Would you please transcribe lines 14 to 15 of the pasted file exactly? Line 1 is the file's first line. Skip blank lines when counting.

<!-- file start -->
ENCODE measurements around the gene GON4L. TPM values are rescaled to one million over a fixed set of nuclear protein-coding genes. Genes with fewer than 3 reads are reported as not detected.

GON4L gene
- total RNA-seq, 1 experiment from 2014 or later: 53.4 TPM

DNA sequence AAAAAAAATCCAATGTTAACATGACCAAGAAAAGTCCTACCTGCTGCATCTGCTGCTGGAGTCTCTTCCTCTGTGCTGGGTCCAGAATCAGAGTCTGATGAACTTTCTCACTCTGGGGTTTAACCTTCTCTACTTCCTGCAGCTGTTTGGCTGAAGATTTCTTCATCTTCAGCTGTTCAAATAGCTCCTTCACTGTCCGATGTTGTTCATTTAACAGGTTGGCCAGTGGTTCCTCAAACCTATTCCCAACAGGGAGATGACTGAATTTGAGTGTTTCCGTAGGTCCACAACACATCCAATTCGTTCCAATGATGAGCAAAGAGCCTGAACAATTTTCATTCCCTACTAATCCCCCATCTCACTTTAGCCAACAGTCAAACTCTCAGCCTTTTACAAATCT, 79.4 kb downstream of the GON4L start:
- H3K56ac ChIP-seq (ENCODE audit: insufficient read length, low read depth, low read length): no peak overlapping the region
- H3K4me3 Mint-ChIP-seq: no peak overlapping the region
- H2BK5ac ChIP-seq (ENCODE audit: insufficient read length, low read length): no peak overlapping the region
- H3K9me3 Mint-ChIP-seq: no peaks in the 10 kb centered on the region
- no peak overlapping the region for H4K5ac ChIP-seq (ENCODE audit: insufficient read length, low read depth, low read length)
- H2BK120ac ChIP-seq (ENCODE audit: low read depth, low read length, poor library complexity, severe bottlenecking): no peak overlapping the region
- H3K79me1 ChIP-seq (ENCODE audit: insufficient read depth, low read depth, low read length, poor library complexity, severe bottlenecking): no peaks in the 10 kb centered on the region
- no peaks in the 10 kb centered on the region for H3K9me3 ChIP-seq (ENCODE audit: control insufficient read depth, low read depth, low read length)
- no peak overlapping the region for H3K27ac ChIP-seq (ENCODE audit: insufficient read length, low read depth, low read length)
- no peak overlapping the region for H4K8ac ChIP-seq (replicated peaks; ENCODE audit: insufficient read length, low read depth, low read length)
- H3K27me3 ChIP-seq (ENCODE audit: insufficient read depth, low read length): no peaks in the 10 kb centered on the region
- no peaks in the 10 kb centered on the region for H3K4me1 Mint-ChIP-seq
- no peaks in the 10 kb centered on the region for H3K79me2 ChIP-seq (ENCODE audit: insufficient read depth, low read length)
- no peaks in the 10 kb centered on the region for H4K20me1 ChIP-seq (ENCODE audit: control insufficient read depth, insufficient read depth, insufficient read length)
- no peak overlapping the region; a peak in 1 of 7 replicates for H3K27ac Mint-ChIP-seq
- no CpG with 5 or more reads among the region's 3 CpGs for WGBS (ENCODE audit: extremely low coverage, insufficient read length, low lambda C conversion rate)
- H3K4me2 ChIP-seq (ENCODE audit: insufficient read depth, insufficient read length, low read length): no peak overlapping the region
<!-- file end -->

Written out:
- no peak overlapping the region for H4K8ac ChIP-seq (replicated peaks; ENCODE audit: insufficient read length, low read depth, low read length)
- H3K27me3 ChIP-seq (ENCODE audit: insufficient read depth, low read length): no peaks in the 10 kb centered on the region